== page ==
by Blake Herzog
Getting more natural light into a home that doesn’t have much may not sound like an easy or affordable project to take on, but plenty of design tricks have been invented to maximize the brightness of the rays that do make it in.
Putting a few of them together will create a much brighter feel throughout your space, improve everyone’s mood and reduce energy costs from lighting, all without carving out new windows or skylights. And remember, natural light doesn’t necessarily add natural heat, especially if you’re not adding windows.
Here are some of the most effective changes you can make to your décor or surroundings:
- Point your furniture that way — If you have only a small window to work with, try angling all furnishings toward it to concentrate all of the activity and energy into its path. This will work much better if you have pale sofas, chairs, or whatever else to work with, but tossing a few pillows and blankets on dark pieces can help out considerably.
- A new coat of paint — If you have the time and money for the endeavor, consider a different color or type of paint to reflect the sun, at least in rooms that really don’t get much natural light. Lighter, cooler shades of white or off-white or pale pastels work best here, while anything darker will start to absorb the sunlight. And remember, flat finishes won’t do much to elevate the room’s sunniness, so find the color you want in satin, semi-gloss, or high-gloss to get some shine! You also can think about painting the exterior eaves angled toward your windows white to reflect more light in.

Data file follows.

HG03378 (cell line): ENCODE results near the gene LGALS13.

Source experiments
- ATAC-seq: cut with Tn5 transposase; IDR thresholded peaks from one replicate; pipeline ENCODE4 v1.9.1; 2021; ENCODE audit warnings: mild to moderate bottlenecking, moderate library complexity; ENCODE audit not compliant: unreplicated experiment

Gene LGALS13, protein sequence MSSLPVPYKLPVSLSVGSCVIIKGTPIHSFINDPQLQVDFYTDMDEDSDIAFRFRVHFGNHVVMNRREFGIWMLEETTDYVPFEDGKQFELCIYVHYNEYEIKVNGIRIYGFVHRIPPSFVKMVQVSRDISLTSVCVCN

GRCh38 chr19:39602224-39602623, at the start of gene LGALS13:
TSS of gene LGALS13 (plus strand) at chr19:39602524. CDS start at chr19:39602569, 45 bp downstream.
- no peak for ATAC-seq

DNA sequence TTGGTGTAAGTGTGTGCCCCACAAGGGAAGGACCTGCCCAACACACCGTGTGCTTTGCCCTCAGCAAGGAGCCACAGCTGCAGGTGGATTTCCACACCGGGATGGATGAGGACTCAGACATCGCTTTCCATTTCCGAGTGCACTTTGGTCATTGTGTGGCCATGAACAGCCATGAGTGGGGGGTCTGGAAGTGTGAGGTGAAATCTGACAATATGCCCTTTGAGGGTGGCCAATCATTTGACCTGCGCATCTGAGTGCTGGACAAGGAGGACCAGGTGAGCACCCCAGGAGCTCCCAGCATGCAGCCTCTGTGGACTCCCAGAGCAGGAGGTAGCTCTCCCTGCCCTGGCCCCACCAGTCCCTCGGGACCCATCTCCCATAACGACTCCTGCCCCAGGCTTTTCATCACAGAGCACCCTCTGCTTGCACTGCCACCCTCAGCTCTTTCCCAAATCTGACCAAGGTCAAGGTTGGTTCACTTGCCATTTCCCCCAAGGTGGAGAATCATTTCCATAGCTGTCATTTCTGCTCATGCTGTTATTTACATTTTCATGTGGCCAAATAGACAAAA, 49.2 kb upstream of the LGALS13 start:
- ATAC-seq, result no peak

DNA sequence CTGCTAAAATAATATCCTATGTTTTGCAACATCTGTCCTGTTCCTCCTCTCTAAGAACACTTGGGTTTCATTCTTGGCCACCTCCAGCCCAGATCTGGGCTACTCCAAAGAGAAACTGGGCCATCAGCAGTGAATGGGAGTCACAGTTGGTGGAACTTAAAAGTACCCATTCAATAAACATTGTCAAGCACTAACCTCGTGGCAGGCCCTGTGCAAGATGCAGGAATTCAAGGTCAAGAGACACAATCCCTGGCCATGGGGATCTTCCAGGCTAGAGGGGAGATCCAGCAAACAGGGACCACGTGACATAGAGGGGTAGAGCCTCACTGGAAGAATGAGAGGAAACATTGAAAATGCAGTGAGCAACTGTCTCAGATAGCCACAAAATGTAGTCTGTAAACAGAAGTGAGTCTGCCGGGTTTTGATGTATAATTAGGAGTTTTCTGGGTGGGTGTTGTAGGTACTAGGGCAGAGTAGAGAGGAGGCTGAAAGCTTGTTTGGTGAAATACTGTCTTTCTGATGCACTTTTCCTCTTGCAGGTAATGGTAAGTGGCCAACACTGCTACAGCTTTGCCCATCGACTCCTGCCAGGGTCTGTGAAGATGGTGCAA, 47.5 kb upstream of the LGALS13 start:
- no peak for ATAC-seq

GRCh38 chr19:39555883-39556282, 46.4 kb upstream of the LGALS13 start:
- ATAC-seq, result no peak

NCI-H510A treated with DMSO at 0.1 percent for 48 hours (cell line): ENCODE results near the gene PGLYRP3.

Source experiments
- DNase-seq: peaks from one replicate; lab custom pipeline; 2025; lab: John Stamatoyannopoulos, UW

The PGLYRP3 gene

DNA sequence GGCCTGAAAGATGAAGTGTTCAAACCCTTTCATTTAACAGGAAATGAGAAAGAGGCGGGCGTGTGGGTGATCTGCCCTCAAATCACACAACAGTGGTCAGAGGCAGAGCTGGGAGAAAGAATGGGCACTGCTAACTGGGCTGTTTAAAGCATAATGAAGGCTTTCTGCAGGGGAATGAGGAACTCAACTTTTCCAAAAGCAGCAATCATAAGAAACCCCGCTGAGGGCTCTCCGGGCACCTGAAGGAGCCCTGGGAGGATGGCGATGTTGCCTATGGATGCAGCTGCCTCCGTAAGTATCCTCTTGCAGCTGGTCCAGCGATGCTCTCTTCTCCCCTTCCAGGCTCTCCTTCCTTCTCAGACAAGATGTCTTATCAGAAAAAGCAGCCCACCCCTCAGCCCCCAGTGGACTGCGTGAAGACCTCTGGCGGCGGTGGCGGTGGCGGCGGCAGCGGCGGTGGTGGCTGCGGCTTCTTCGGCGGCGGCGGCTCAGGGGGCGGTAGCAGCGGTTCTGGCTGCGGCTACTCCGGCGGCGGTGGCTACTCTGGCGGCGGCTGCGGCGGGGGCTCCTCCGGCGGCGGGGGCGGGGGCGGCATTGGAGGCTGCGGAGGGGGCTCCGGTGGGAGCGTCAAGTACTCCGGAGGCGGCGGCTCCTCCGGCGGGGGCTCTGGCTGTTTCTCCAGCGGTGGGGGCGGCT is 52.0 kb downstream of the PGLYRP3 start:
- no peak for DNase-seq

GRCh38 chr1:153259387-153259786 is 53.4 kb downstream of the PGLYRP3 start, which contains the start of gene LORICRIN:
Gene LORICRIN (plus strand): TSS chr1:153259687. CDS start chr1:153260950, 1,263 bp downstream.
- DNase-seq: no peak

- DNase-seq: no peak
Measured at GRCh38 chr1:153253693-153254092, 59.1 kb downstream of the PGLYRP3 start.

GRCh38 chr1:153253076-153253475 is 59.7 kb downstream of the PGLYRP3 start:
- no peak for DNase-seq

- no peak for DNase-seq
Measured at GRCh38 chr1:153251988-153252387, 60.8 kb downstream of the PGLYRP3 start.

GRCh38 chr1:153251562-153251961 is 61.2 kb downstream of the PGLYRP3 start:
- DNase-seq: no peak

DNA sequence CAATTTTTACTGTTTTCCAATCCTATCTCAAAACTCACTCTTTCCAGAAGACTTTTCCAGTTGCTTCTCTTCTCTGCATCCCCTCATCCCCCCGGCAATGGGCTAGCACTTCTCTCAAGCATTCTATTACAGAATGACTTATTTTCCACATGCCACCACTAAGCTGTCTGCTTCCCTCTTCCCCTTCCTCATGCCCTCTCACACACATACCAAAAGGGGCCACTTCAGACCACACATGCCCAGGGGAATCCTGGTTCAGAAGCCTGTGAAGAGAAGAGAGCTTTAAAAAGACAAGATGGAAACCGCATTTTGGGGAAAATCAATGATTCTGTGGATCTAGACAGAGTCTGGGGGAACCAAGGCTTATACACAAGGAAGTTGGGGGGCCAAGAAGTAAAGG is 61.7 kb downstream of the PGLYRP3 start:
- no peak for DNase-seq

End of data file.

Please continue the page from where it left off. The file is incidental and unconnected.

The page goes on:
- Decorate with a light touch — Whichever color paint and furniture you have, the wall art, pillows, throws, rugs, and knickknacks you display will play a part in the overall brightness of a room or home. Sweep out moody night scenes, heavy wooden carvings, and navy rugs if you can, no matter how stylish they are or were. Try to replace them with objects with shiny surfaces, and the old mirror trick does work as long as the mirror is angled to bounce light into the darkest part of the room.
- Lighten window treatments — Dark curtains continue to block and absorb light even if they’re opened up every morning. It’s easier, in the end, to replace them with gauzy curtains, white shutters, or blinds that can be opened wide every morning. Pull-down window shades provide privacy when needed, and shades made from natural materials like bamboo and rattan let some light through even when closed without trapping heat. Solar shades can block heat and harmful UV rays while continuing to let light through.
- Keep them clean — Don’t forget to clean the exterior-facing side of your windows regularly. They’re exposed to as much dust, soot, rain, snow, and other elements as the rest of your exterior so just wiping down the insides isn’t going to do too much. It can take extra effort or some professional help (especially if you have a second floor), but its brightening effect is worth the effort!